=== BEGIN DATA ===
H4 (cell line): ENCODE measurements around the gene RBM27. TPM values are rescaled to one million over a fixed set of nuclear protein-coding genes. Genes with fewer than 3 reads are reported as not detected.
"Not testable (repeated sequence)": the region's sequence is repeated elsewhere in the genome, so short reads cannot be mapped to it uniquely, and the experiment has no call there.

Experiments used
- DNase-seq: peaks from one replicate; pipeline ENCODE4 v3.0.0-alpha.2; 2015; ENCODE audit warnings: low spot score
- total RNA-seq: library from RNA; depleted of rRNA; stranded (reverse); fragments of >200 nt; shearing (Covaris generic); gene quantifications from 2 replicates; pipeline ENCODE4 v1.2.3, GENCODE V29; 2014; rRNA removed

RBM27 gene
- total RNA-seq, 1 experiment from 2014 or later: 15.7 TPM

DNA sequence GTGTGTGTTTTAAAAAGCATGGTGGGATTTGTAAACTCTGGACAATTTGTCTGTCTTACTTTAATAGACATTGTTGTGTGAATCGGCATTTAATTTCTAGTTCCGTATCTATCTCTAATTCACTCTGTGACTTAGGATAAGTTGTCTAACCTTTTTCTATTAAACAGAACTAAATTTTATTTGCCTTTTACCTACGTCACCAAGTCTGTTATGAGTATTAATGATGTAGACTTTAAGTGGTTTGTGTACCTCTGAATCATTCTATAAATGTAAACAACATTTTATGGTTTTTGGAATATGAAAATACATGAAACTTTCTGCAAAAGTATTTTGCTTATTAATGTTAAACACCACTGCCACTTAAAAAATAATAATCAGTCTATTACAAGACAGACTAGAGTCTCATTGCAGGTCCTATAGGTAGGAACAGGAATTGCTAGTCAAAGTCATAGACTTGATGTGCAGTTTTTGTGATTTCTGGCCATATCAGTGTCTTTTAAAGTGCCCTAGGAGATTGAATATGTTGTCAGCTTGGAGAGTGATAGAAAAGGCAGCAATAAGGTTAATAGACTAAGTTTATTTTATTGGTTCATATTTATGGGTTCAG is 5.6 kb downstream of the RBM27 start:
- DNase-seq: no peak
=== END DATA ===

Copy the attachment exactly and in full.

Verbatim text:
H4 (cell line): ENCODE measurements around the gene RBM27. TPM values are rescaled to one million over a fixed set of nuclear protein-coding genes. Genes with fewer than 3 reads are reported as not detected.
"Not testable (repeated sequence)": the region's sequence is repeated elsewhere in the genome, so short reads cannot be mapped to it uniquely, and the experiment has no call there.

Experiments used
- DNase-seq: peaks from one replicate; pipeline ENCODE4 v3.0.0-alpha.2; 2015; ENCODE audit warnings: low spot score
- total RNA-seq: library from RNA; depleted of rRNA; stranded (reverse); fragments of >200 nt; shearing (Covaris generic); gene quantifications from 2 replicates; pipeline ENCODE4 v1.2.3, GENCODE V29; 2014; rRNA removed

RBM27 gene
- total RNA-seq, 1 experiment from 2014 or later: 15.7 TPM

DNA sequence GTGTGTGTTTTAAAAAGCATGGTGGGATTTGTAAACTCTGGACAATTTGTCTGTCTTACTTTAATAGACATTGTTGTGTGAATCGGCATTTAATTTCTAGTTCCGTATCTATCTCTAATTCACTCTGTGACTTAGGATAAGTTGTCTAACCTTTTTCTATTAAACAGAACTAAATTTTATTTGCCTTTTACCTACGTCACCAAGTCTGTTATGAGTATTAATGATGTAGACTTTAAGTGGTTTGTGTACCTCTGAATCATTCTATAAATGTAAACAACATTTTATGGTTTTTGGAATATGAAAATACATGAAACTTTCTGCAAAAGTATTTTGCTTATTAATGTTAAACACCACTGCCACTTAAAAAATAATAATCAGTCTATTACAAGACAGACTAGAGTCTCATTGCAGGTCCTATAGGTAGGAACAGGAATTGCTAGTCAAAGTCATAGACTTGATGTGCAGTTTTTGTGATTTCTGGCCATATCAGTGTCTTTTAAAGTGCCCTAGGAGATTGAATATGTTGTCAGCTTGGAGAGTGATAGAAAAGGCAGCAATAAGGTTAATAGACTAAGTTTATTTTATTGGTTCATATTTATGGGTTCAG is 5.6 kb downstream of the RBM27 start:
- DNase-seq: no peak